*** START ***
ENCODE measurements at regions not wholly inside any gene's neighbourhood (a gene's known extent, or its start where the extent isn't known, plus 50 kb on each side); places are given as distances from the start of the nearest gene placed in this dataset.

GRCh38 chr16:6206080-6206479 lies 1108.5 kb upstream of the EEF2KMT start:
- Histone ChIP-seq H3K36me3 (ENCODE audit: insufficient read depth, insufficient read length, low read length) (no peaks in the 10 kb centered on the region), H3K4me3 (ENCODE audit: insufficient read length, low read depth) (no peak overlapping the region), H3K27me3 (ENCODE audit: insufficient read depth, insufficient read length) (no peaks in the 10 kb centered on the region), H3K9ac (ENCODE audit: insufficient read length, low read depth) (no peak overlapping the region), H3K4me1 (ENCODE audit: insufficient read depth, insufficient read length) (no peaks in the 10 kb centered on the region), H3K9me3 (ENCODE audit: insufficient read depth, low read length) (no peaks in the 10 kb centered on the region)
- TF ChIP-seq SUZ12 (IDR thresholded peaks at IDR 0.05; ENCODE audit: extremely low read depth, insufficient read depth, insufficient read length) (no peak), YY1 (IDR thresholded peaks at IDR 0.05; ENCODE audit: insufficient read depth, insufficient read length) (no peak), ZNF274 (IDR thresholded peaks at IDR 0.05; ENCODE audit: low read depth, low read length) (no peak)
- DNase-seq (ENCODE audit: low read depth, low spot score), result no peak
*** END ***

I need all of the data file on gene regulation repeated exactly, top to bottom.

ENCODE measurements at regions not wholly inside any gene's neighbourhood (a gene's known extent, or its start where the extent isn't known, plus 50 kb on each side); places are given as distances from the start of the nearest gene placed in this dataset.

GRCh38 chr16:6206080-6206479 lies 1108.5 kb upstream of the EEF2KMT start:
- Histone ChIP-seq H3K36me3 (ENCODE audit: insufficient read depth, insufficient read length, low read length) (no peaks in the 10 kb centered on the region), H3K4me3 (ENCODE audit: insufficient read length, low read depth) (no peak overlapping the region), H3K27me3 (ENCODE audit: insufficient read depth, insufficient read length) (no peaks in the 10 kb centered on the region), H3K9ac (ENCODE audit: insufficient read length, low read depth) (no peak overlapping the region), H3K4me1 (ENCODE audit: insufficient read depth, insufficient read length) (no peaks in the 10 kb centered on the region), H3K9me3 (ENCODE audit: insufficient read depth, low read length) (no peaks in the 10 kb centered on the region)
- TF ChIP-seq SUZ12 (IDR thresholded peaks at IDR 0.05; ENCODE audit: extremely low read depth, insufficient read depth, insufficient read length) (no peak), YY1 (IDR thresholded peaks at IDR 0.05; ENCODE audit: insufficient read depth, insufficient read length) (no peak), ZNF274 (IDR thresholded peaks at IDR 0.05; ENCODE audit: low read depth, low read length) (no peak)
- DNase-seq (ENCODE audit: low read depth, low spot score), result no peak